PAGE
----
How much reserve money you really need right now?
How to Get Started
Yes, a minimum of six months of expenses is a lot to save. If funding an emergency account seems too daunting to you, begin by taking baby steps. Make a goal to accumulate $1,000, then $2,000, as quickly as you can. Try to steadily build up your reserves until you reach your goal. This might require some sacrifices to reduce spending, especially if you’re like most and are already cutting back.
If you’re not a disciplined saver, here’s a tip: put it on auto-pilot. If you receive a paycheck by direct deposit, ask your employer to split your payment between your regular checking and your emergency account. If you get a paper check or are self-employed, set up an automatic transfer from your checking into your emergency fund. This way you never see the money and don’t even have to think about it.
Where to Keep Emergency Money
Emergency funds should be easy to access, but not so easy that you’ll be tempted to spend them. It’s best to keep reserves completely separate from other accounts. In next week’s show, I’ll cover specific options for the best places to stash your cash. We’ll cover important issues to consider so you can keep your money safe and still working hard for you.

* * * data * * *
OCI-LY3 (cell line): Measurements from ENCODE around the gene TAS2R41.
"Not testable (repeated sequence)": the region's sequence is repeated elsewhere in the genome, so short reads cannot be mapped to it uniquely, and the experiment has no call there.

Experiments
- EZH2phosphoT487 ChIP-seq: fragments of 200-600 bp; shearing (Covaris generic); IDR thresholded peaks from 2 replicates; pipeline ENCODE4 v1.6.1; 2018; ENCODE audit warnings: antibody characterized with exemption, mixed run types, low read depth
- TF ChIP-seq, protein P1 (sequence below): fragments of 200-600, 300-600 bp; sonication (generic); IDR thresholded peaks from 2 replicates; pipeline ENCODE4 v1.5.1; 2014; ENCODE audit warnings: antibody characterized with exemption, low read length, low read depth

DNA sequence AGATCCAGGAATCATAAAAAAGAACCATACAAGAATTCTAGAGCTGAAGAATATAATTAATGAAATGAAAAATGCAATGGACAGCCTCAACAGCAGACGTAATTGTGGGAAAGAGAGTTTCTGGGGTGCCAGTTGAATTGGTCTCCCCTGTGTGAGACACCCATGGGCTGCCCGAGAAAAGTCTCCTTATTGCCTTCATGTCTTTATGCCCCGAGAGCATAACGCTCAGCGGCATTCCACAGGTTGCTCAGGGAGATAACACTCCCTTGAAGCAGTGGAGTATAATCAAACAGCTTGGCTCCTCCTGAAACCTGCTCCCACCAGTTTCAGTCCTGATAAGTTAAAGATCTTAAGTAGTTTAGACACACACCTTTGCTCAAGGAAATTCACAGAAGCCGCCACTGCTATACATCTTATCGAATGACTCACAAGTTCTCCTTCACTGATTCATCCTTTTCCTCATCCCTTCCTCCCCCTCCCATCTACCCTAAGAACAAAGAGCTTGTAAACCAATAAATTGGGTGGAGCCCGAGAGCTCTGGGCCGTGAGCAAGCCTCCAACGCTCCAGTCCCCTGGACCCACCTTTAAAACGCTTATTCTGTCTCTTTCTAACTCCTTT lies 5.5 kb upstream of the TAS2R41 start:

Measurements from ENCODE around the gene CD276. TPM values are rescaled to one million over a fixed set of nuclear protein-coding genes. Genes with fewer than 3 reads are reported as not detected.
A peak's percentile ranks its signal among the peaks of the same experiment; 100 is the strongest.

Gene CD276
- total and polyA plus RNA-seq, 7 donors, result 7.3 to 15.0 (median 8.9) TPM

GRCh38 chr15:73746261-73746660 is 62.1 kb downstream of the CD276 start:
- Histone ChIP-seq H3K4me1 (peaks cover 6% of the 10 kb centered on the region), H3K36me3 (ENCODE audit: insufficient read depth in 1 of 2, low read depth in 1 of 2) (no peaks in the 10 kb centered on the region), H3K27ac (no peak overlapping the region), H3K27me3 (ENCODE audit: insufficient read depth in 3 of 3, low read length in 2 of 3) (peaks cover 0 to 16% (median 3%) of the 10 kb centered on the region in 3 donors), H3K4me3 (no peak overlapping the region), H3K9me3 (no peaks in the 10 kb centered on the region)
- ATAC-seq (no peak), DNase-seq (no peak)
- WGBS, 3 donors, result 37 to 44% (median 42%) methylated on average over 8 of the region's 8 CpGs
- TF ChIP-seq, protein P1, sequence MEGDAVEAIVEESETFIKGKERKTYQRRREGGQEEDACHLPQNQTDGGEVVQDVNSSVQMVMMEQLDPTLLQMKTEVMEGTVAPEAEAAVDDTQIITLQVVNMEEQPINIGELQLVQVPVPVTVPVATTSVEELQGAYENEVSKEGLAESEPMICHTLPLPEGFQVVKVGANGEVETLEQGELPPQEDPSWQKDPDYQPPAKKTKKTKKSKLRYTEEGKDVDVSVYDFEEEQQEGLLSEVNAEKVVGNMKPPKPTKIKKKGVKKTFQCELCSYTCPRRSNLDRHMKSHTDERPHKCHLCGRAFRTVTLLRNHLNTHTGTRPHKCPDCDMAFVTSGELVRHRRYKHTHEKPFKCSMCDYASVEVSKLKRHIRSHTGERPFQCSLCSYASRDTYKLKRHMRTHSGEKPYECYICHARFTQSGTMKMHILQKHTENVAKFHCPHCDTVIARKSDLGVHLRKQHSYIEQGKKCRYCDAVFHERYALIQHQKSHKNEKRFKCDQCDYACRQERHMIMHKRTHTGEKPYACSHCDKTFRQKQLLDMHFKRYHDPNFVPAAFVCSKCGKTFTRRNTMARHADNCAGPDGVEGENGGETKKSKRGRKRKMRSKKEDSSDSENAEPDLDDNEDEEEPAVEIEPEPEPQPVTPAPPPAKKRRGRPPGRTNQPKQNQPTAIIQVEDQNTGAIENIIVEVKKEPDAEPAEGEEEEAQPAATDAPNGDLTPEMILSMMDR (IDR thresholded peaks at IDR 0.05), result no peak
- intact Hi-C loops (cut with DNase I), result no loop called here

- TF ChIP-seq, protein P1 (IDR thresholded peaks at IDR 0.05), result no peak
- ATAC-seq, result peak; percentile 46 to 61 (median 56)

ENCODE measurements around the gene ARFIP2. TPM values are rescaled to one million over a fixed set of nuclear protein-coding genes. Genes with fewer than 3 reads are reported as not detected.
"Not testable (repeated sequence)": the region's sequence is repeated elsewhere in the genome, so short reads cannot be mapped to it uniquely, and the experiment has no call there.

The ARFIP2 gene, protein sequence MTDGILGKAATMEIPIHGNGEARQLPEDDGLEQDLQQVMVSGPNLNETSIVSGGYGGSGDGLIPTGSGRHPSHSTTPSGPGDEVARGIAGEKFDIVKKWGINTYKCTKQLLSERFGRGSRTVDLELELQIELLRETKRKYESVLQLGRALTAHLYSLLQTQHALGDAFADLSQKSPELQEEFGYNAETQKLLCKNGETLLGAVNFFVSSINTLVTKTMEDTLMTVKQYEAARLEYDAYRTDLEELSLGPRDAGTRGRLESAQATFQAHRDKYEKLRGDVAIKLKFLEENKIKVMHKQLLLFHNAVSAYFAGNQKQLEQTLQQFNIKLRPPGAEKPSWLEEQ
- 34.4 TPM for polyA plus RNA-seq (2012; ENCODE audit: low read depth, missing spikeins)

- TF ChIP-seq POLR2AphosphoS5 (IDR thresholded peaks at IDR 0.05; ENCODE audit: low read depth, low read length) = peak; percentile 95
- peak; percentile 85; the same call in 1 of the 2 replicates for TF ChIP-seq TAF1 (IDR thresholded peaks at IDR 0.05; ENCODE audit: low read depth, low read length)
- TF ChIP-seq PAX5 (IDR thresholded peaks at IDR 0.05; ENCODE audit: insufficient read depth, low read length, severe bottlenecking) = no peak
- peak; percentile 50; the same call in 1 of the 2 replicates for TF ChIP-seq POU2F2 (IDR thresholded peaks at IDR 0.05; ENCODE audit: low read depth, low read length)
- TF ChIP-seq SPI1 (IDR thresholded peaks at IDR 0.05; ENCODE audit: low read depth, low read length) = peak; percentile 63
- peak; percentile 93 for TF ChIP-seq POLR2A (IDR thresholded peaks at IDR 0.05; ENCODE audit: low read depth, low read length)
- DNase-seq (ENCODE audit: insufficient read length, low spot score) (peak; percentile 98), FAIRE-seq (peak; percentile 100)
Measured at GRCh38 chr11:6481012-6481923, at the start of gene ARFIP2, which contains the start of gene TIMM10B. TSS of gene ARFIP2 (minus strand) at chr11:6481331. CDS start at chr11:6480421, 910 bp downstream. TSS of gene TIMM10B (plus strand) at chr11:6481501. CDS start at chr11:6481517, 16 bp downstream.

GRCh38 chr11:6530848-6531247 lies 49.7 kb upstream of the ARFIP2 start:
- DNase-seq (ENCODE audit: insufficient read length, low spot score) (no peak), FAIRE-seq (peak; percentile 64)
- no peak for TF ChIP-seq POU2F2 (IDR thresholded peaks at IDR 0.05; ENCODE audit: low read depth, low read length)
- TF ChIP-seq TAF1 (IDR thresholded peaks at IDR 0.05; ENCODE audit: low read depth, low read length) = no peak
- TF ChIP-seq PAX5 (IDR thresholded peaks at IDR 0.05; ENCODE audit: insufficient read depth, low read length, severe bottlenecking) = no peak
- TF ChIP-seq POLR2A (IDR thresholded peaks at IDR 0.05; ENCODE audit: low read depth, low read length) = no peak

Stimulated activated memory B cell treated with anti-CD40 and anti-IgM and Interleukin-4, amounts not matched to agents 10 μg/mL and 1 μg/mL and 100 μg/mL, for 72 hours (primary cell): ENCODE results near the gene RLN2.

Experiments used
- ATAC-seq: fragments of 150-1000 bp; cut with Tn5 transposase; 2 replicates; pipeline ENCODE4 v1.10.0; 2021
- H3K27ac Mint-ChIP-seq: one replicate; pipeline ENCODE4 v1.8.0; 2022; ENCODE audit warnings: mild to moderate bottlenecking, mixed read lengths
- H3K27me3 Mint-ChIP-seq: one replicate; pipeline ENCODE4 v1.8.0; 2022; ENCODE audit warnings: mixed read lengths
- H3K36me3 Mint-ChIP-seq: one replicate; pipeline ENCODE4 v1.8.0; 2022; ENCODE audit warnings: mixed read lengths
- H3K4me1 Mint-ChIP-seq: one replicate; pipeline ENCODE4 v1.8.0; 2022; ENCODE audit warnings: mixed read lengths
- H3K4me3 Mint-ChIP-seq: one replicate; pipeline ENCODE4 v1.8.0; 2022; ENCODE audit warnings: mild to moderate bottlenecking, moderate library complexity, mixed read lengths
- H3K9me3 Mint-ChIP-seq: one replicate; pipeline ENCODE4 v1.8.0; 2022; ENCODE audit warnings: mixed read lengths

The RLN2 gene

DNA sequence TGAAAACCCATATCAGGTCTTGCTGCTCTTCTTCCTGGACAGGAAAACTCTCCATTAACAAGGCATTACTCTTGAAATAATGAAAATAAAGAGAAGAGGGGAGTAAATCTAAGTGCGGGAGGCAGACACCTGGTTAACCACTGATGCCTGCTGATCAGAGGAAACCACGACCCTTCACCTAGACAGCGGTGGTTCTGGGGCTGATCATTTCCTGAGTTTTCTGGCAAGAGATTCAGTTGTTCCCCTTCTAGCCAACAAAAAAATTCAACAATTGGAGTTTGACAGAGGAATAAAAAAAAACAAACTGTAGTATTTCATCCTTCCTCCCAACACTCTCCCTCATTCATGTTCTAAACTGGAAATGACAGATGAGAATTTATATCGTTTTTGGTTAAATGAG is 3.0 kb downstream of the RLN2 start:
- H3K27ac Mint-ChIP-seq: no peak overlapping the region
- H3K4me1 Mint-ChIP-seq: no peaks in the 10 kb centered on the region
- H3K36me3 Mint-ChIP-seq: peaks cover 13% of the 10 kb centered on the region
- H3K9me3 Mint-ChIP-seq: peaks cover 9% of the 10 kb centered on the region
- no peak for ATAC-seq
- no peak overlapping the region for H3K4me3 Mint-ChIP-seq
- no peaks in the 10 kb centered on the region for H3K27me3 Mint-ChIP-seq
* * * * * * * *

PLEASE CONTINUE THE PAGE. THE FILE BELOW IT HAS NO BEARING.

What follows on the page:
Get a Move On
An emergency fund is one of the most important financial “must-haves.” So there’s no time to spare in getting started. No one said financial security would be easy, but the goal is to be as prepared as possible to survive the tough times.
Are you looking for successful strategies to save and invest for a secure future, even during market volatility? Check out my new audiobook, Money Girl’s Guide to Retirement Planning. Find it on iTunes and Audible.com.
I’m glad you’re listening. Chi-Ching, that's all for now, courtesy of Money Girl, your guide to a richer life.